Sidney George Reilly (; c.?1873 – 5 November 1925)—known as "Ace of Spies"—was a Russian-born adventurer and secret agent employed by Scotland Yard's Special Branch and later by the Foreign Section of the British Secret Service Bureau, the precursor to the modern British Secret Intelligence Service (MI6/SIS).
He is alleged to have spied for at least four different great powers, and documentary evidence indicates that he was involved in espionage activities in 1890s London among Russian émigré circles, in Manchuria on the eve of the Russo-Japanese War (1904–05), and in an abortive 1918 coup d'etat against Vladimir Lenin's Bolshevik government in Moscow.Reilly disappeared in Soviet Russia in the mid-1920s, and British diplomat and journalist R.H.
Bruce Lockhart publicised their 1918 operation to overthrow the Bolshevik regime.
Lockhart's 1932 book Memoirs of a British Agent became an international best-seller and garnered global fame for Reilly.
The memoirs retold the efforts by Reilly, Lockhart, and other conspirators to sabotage the Bolshevik revolution while still in its infancy.
The world press made Reilly into a household name within five years of his execution by Soviet agents in 1925, lauding him as a peerless spy and recounting his many espionage adventures.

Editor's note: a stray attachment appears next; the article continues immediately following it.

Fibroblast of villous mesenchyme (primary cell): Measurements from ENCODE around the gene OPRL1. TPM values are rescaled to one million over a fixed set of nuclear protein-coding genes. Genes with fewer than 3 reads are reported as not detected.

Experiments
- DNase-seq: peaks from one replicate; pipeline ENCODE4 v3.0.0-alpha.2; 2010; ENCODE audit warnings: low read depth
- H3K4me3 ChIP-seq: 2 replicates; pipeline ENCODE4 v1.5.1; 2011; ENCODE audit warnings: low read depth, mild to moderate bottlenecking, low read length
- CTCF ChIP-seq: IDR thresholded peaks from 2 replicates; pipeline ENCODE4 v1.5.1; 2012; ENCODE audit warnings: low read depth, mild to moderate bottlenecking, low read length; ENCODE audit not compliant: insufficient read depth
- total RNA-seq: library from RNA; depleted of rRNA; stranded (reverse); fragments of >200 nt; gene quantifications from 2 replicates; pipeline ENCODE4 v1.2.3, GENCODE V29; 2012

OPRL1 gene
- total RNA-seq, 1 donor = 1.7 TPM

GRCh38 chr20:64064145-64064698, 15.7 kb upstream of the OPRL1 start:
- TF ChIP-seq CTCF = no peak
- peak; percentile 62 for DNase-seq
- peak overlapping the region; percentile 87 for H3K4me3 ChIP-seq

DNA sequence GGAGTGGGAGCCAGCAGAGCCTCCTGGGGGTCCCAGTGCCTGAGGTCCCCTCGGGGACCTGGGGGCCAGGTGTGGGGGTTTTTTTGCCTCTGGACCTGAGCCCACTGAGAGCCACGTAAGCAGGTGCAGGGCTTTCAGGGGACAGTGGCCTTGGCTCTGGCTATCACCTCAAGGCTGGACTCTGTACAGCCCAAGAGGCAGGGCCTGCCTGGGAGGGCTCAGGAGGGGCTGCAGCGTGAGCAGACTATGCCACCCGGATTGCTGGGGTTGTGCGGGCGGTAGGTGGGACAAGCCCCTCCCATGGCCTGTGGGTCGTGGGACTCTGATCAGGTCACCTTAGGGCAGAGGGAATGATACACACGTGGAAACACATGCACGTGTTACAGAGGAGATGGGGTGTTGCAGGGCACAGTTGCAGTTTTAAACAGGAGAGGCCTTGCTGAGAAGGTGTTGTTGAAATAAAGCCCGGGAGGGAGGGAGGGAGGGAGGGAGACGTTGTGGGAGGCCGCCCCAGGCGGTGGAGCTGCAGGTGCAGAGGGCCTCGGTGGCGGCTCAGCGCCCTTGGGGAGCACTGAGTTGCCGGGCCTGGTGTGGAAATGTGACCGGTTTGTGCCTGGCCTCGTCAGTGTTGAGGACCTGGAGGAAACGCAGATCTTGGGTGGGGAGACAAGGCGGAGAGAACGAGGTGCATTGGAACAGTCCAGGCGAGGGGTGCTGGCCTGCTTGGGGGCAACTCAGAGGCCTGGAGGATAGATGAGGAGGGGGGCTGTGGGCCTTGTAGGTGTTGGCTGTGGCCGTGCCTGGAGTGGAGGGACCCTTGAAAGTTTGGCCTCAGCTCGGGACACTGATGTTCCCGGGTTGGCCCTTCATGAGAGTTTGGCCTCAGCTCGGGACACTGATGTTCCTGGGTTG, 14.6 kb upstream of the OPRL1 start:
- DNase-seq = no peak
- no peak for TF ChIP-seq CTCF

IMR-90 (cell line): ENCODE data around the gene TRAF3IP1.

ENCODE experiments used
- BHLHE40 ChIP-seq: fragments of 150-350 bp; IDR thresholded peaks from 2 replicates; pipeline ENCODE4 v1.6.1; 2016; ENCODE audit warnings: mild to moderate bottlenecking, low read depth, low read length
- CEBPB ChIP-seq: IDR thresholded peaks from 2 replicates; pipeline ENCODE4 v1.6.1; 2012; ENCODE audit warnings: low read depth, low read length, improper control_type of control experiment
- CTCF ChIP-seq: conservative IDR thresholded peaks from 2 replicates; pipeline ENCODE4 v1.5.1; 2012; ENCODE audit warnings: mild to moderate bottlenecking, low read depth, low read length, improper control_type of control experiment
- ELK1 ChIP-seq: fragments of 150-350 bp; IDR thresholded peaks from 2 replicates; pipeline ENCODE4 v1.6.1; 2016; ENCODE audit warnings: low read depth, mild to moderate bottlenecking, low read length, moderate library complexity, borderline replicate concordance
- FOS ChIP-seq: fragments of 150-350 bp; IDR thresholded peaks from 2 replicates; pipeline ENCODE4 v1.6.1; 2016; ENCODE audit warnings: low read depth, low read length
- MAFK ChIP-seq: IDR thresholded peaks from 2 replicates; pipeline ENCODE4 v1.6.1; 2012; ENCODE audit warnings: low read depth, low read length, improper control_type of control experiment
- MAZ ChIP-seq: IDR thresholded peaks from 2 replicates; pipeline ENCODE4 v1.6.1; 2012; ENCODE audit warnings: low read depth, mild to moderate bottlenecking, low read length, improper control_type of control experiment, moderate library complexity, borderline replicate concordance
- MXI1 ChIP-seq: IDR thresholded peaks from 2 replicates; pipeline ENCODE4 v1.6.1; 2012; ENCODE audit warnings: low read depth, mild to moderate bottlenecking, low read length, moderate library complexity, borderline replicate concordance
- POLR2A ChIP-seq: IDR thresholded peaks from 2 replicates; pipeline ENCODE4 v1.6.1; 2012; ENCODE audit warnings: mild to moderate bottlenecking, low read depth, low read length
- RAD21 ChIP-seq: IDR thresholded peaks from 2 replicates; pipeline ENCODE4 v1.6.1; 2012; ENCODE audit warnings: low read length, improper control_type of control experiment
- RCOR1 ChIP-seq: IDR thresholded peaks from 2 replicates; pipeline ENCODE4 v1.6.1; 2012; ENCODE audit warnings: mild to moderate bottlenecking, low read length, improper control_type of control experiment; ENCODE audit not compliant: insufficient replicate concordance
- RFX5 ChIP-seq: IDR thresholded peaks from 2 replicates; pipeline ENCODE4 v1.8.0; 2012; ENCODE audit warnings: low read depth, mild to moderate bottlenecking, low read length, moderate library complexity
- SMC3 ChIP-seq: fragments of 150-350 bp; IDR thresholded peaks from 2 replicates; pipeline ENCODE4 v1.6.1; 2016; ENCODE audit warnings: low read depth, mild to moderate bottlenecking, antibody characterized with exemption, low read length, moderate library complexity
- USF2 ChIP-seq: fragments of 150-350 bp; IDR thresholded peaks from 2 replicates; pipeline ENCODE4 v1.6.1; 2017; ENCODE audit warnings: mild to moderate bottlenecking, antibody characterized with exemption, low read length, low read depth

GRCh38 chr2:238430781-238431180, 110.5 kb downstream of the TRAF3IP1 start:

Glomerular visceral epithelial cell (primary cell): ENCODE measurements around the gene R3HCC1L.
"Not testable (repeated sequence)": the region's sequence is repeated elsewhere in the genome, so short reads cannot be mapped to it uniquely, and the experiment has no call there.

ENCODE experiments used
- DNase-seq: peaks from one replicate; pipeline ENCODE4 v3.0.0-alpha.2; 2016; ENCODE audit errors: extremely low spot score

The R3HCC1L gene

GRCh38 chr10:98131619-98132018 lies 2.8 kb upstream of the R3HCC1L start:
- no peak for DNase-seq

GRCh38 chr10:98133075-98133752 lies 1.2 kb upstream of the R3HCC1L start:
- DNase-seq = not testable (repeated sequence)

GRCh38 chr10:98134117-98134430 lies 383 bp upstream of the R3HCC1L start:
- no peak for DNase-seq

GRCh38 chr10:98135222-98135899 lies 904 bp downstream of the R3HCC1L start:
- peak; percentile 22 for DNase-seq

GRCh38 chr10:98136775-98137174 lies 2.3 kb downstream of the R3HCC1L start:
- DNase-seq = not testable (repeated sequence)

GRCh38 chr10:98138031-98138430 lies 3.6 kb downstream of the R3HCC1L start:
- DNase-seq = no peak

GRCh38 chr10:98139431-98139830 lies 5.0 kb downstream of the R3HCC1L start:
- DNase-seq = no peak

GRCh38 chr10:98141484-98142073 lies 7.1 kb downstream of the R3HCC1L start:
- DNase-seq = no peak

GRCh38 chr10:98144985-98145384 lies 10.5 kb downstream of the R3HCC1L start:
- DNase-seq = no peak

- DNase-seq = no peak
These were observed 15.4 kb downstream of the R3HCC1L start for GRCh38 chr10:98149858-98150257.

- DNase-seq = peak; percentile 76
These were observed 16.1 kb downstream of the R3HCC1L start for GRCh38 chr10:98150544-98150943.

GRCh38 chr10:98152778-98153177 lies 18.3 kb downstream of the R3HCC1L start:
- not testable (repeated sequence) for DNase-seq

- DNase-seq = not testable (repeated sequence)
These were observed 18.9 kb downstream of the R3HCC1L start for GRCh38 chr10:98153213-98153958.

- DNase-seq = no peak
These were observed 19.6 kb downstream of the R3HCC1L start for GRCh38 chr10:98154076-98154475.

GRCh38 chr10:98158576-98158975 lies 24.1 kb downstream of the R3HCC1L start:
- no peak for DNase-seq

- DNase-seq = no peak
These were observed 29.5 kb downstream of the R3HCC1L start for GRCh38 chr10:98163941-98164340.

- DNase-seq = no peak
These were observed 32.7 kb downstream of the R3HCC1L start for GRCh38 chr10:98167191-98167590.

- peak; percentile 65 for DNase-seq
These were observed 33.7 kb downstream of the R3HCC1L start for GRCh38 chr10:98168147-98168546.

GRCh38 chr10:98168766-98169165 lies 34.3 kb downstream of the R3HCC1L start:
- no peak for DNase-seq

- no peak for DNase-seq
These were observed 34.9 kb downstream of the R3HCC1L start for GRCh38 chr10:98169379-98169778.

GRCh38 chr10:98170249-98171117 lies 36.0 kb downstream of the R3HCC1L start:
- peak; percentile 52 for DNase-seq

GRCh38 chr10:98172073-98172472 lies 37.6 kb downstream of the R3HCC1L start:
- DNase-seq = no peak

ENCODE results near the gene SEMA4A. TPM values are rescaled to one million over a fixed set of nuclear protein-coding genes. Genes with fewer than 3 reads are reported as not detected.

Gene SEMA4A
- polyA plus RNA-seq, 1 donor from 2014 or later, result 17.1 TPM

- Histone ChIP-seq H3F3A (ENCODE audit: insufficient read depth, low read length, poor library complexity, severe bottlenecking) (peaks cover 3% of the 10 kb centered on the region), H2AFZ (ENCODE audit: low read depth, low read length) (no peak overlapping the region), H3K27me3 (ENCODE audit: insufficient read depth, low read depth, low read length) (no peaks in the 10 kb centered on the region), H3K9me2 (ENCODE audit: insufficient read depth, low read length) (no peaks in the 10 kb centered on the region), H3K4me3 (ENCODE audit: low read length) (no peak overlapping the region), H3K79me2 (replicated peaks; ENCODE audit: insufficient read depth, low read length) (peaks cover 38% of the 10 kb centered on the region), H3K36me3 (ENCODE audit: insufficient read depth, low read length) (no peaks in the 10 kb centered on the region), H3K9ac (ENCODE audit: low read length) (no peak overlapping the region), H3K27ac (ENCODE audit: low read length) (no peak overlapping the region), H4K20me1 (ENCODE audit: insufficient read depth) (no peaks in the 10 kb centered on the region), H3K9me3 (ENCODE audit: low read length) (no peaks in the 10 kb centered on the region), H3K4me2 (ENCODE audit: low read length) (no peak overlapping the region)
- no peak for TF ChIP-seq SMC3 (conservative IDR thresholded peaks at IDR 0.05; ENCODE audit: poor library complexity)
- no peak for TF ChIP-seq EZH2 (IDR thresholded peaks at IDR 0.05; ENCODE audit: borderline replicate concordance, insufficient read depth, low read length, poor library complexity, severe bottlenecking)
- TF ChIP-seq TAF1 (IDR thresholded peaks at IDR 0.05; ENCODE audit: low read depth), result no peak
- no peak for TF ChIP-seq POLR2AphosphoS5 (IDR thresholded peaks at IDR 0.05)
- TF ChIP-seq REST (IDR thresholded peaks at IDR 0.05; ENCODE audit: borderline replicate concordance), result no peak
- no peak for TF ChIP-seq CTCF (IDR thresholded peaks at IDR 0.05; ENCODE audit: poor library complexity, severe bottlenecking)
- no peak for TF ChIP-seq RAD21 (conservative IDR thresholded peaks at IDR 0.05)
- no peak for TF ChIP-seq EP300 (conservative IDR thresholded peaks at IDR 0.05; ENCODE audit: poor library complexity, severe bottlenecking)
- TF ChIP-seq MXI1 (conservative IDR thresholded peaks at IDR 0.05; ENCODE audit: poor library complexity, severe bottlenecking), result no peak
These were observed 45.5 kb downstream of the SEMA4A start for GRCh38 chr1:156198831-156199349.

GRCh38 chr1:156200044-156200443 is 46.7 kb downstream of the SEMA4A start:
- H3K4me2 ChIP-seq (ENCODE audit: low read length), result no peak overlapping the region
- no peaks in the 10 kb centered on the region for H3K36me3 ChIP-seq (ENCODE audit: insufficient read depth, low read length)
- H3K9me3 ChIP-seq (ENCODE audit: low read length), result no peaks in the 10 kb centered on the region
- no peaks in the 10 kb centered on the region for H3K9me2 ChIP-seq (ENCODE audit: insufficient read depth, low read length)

Newspapers dubbed him "the greatest spy in history" and "the Scarlet Pimpernel of Red Russia".
The London Evening Standard described his exploits in an illustrated serial in May 1931 headlined "Master Spy".
Ian Fleming used him as a model for James Bond in his novels (set in the early Cold War).
Reilly is considered to be "the dominating figure in the mythology of modern British espionage".
Author: Deutsches Reich (September 1918)
Source: From Andrew Cook's book Ace of Spies: The True Story of Sidney Reilly (2004). This passport photo — which is in the public domain as it was issued by the German state — has been reprinted in numerous books.
License: PD Germany